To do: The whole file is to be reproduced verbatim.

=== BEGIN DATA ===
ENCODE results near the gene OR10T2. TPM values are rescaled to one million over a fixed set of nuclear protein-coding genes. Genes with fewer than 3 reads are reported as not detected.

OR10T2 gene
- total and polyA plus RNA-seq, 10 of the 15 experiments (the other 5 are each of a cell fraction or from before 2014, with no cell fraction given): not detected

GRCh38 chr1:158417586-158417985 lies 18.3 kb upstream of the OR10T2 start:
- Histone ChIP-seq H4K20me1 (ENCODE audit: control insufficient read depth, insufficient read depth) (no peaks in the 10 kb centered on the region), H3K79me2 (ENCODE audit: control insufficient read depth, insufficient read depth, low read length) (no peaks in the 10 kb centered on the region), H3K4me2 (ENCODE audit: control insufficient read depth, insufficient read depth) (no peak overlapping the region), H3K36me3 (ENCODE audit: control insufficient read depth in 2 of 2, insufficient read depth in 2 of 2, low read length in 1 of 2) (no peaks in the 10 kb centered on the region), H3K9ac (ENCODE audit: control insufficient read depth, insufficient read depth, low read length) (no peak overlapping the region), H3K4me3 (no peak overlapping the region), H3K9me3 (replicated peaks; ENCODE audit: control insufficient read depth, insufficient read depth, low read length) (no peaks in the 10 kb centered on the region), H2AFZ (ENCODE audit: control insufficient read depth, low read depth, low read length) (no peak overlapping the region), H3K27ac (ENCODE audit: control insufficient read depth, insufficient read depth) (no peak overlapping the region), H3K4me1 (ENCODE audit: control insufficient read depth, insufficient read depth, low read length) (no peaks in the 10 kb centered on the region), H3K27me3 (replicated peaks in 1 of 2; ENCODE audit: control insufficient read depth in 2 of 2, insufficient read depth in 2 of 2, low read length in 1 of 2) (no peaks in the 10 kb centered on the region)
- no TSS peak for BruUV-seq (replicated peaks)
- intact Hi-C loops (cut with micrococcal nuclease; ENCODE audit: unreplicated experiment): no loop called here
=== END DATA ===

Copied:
ENCODE results near the gene OR10T2. TPM values are rescaled to one million over a fixed set of nuclear protein-coding genes. Genes with fewer than 3 reads are reported as not detected.

OR10T2 gene
- total and polyA plus RNA-seq, 10 of the 15 experiments (the other 5 are each of a cell fraction or from before 2014, with no cell fraction given): not detected

GRCh38 chr1:158417586-158417985 lies 18.3 kb upstream of the OR10T2 start:
- Histone ChIP-seq H4K20me1 (ENCODE audit: control insufficient read depth, insufficient read depth) (no peaks in the 10 kb centered on the region), H3K79me2 (ENCODE audit: control insufficient read depth, insufficient read depth, low read length) (no peaks in the 10 kb centered on the region), H3K4me2 (ENCODE audit: control insufficient read depth, insufficient read depth) (no peak overlapping the region), H3K36me3 (ENCODE audit: control insufficient read depth in 2 of 2, insufficient read depth in 2 of 2, low read length in 1 of 2) (no peaks in the 10 kb centered on the region), H3K9ac (ENCODE audit: control insufficient read depth, insufficient read depth, low read length) (no peak overlapping the region), H3K4me3 (no peak overlapping the region), H3K9me3 (replicated peaks; ENCODE audit: control insufficient read depth, insufficient read depth, low read length) (no peaks in the 10 kb centered on the region), H2AFZ (ENCODE audit: control insufficient read depth, low read depth, low read length) (no peak overlapping the region), H3K27ac (ENCODE audit: control insufficient read depth, insufficient read depth) (no peak overlapping the region), H3K4me1 (ENCODE audit: control insufficient read depth, insufficient read depth, low read length) (no peaks in the 10 kb centered on the region), H3K27me3 (replicated peaks in 1 of 2; ENCODE audit: control insufficient read depth in 2 of 2, insufficient read depth in 2 of 2, low read length in 1 of 2) (no peaks in the 10 kb centered on the region)
- no TSS peak for BruUV-seq (replicated peaks)
- intact Hi-C loops (cut with micrococcal nuclease; ENCODE audit: unreplicated experiment): no loop called here